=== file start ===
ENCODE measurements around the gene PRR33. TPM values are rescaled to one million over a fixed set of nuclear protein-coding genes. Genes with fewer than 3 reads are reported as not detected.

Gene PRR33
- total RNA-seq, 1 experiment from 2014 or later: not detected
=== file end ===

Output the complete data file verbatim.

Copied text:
ENCODE measurements around the gene PRR33. TPM values are rescaled to one million over a fixed set of nuclear protein-coding genes. Genes with fewer than 3 reads are reported as not detected.

Gene PRR33
- total RNA-seq, 1 experiment from 2014 or later: not detected